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CCF Seminar
Stephan Sturm
Title: Rationalizing Behavioral Portfolio Choice in Incomplete Markets

Abstract: Classical portfolio optimization theory postulates that investors' preferences are rational and the optimization criterion is expected utility, for some increasing and concave utility function. This contrasts with empirical findings of cognitive psychology. In particular, small extreme events are usually overweighted by investors, losses and gains far away from a given reference point have less impact and losses are usually feared more than gains. These findings lay the basis of the theory behavioral portfolio choice. In this talk we want to answer the question if (resp. under which conditions), a given behavioral portfolio choice in an incomplete semimartingale market can be rationalized in the rational expected utility framework. This generalizes results by Bernard, Chen and Vanduffel for complete markets. The key point in our analysis is the establishment of an incomplete version of Dybvig's cost efficiency principle. This is joint work with Carole Bernard (Grenoble Ecole de Management).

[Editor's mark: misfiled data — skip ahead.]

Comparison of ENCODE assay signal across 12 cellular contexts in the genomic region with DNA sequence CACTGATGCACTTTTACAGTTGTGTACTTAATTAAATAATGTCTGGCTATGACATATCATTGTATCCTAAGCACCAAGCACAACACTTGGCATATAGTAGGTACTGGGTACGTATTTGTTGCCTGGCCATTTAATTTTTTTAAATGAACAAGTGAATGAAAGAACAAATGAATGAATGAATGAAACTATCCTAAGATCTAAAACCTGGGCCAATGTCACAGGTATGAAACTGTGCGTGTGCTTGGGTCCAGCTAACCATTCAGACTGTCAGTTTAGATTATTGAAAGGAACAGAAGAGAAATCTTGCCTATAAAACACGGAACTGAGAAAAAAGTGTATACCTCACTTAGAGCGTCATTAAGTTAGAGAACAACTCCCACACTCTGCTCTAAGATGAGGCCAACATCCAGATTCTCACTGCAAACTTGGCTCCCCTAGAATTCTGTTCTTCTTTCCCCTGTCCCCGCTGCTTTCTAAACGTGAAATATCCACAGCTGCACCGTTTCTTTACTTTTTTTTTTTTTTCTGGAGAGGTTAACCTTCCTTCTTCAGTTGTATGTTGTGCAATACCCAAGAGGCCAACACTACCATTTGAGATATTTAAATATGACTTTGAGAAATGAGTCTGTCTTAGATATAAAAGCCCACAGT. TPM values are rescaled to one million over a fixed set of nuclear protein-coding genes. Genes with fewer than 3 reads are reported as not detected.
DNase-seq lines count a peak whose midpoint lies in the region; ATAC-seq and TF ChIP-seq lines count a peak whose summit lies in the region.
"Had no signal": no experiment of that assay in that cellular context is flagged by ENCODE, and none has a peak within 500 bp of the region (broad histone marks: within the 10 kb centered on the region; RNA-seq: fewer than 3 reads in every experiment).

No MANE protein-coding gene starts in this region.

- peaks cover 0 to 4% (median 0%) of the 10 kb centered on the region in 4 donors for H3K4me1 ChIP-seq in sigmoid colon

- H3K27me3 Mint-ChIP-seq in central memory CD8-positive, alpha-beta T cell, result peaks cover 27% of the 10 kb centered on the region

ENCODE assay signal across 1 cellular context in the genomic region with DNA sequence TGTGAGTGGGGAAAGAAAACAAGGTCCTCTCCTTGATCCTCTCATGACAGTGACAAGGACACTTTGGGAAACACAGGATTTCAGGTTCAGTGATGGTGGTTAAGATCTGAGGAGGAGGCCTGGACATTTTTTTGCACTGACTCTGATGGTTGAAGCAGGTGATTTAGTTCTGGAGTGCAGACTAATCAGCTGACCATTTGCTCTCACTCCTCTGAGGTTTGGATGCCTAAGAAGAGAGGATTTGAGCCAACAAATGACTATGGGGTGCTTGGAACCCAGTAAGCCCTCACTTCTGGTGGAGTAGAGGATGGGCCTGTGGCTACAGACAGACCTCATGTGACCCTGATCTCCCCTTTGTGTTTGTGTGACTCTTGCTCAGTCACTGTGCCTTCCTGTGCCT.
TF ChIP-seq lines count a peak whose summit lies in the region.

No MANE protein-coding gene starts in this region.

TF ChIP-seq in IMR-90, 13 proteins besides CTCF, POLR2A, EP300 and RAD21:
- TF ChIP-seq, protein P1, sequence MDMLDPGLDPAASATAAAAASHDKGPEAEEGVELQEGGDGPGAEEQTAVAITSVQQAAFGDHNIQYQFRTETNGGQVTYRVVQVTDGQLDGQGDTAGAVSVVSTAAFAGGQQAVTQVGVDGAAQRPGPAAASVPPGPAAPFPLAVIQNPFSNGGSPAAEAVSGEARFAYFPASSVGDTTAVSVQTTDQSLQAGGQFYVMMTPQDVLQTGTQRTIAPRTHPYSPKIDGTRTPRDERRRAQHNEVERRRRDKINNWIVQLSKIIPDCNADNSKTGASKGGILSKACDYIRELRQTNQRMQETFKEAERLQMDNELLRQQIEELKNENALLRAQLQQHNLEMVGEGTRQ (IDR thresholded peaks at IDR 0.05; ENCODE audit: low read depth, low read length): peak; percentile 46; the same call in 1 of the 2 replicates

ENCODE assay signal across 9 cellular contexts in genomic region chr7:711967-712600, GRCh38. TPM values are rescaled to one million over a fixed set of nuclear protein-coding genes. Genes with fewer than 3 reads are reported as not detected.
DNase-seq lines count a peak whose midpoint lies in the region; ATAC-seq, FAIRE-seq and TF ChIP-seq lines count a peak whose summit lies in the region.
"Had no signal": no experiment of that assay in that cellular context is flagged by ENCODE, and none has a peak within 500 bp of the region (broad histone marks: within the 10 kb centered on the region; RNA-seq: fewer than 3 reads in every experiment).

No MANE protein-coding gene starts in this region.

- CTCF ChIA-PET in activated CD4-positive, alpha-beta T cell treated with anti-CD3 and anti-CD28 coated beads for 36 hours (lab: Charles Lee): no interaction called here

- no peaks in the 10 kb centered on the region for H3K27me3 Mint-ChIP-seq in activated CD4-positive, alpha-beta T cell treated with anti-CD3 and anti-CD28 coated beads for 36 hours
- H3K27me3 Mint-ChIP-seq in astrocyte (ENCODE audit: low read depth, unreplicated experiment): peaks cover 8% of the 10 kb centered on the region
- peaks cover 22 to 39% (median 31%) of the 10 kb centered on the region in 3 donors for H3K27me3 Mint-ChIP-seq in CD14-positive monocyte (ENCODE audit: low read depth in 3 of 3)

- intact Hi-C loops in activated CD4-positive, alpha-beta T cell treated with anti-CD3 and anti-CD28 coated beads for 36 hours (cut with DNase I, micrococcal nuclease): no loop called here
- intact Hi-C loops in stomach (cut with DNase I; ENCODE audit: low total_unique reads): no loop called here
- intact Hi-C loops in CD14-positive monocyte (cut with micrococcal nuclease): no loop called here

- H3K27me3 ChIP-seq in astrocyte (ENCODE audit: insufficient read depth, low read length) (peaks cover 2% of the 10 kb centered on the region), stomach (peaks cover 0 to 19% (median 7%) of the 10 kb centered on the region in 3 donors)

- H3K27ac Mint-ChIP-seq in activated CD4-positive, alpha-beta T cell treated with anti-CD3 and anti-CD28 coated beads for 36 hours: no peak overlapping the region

Date: Monday, October 12, 2015
Time: 4:30 pm
Location: Wean Hall 8220
Submitted by:  Kasper Larsen